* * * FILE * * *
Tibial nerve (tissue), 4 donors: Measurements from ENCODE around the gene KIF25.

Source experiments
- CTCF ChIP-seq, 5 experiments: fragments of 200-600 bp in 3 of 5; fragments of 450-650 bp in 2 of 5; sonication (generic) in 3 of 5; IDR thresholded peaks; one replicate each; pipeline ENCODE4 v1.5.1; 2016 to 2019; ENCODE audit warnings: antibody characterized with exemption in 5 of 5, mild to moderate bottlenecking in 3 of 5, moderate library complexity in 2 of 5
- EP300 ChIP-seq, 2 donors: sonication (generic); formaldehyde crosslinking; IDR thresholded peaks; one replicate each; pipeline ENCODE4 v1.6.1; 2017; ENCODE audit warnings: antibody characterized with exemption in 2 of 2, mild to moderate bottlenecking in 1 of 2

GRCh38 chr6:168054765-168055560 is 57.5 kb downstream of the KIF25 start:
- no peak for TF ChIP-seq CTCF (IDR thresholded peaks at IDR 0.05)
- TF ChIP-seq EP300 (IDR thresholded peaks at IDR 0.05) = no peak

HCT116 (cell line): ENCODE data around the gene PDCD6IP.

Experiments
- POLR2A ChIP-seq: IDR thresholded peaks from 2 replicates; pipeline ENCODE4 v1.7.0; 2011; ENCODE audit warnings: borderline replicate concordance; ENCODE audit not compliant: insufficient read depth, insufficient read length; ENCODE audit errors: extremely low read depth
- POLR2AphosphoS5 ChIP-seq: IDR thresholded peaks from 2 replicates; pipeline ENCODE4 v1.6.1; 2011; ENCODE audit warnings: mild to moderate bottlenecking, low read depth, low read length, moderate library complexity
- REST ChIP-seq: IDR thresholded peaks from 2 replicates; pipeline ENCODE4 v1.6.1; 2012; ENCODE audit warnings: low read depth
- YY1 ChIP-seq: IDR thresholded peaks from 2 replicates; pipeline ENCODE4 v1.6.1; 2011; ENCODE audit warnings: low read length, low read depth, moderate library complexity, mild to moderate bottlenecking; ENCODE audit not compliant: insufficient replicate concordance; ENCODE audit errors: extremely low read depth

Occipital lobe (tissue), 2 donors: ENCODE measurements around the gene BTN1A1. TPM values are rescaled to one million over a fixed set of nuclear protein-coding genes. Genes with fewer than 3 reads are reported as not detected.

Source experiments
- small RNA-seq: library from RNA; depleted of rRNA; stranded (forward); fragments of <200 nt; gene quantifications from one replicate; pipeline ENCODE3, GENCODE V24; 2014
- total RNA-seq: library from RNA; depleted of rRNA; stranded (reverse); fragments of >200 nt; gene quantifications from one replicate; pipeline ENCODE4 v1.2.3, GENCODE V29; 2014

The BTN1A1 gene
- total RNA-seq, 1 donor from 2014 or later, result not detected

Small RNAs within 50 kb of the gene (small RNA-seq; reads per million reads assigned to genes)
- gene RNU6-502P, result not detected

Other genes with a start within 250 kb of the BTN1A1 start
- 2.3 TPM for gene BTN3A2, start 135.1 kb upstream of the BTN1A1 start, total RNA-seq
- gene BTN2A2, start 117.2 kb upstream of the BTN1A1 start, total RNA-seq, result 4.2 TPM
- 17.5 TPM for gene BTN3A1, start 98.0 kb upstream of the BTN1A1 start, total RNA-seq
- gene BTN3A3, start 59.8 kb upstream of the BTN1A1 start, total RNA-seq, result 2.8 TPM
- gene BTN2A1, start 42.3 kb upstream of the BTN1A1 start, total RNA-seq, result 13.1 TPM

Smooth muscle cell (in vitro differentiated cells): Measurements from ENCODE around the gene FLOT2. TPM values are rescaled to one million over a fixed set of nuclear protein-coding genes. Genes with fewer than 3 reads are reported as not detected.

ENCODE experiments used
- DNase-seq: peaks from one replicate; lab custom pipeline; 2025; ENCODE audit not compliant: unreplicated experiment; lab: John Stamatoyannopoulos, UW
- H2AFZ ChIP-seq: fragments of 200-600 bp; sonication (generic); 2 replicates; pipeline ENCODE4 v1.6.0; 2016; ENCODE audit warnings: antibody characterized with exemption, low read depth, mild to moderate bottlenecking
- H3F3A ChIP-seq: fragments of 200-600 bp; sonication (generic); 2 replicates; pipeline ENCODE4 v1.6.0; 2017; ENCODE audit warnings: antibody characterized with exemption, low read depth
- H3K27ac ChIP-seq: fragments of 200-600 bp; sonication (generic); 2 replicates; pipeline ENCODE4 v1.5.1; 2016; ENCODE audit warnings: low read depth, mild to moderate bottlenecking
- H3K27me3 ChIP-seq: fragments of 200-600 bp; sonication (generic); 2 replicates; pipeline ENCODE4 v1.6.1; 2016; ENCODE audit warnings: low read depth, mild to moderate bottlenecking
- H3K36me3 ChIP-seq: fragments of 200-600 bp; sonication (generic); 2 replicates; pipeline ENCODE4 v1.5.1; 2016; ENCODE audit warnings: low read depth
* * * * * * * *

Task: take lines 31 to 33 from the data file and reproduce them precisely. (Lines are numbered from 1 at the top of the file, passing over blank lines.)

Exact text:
- H2AFZ ChIP-seq: fragments of 200-600 bp; sonication (generic); 2 replicates; pipeline ENCODE4 v1.6.0; 2016; ENCODE audit warnings: antibody characterized with exemption, low read depth, mild to moderate bottlenecking
- H3F3A ChIP-seq: fragments of 200-600 bp; sonication (generic); 2 replicates; pipeline ENCODE4 v1.6.0; 2017; ENCODE audit warnings: antibody characterized with exemption, low read depth
- H3K27ac ChIP-seq: fragments of 200-600 bp; sonication (generic); 2 replicates; pipeline ENCODE4 v1.5.1; 2016; ENCODE audit warnings: low read depth, mild to moderate bottlenecking